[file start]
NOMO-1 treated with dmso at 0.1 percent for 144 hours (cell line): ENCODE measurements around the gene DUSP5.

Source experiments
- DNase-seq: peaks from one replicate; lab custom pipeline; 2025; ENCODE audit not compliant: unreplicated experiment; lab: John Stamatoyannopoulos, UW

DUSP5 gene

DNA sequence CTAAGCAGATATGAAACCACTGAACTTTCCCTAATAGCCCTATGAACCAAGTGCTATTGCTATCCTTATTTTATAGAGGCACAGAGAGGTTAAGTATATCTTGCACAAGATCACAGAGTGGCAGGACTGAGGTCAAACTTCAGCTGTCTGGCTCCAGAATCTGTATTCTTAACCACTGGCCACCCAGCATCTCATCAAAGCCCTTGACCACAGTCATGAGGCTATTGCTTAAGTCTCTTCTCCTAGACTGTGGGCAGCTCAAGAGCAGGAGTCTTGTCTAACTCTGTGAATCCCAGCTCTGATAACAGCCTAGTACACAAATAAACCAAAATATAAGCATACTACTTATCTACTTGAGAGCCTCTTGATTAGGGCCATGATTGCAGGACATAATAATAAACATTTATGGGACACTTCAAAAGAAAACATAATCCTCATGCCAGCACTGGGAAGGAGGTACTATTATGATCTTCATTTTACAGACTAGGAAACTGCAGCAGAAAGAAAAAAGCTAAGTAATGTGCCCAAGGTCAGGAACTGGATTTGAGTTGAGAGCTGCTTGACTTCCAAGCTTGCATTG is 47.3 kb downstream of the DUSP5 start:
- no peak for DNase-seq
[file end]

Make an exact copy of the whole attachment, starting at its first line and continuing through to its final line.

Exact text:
NOMO-1 treated with dmso at 0.1 percent for 144 hours (cell line): ENCODE measurements around the gene DUSP5.

Source experiments
- DNase-seq: peaks from one replicate; lab custom pipeline; 2025; ENCODE audit not compliant: unreplicated experiment; lab: John Stamatoyannopoulos, UW

DUSP5 gene

DNA sequence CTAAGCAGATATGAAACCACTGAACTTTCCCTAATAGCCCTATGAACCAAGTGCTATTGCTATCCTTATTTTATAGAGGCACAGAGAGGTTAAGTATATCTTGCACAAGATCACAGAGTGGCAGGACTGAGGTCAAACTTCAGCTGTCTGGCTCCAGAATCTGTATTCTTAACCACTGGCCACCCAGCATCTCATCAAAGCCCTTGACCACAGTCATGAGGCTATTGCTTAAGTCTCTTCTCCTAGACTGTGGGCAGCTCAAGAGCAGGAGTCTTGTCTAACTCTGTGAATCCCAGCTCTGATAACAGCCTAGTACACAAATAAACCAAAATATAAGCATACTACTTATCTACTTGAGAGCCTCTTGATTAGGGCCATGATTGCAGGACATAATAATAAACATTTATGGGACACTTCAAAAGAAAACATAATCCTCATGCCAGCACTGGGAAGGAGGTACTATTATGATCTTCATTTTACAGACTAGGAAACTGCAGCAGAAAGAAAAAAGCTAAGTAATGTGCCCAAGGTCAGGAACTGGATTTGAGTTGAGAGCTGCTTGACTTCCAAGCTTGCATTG is 47.3 kb downstream of the DUSP5 start:
- no peak for DNase-seq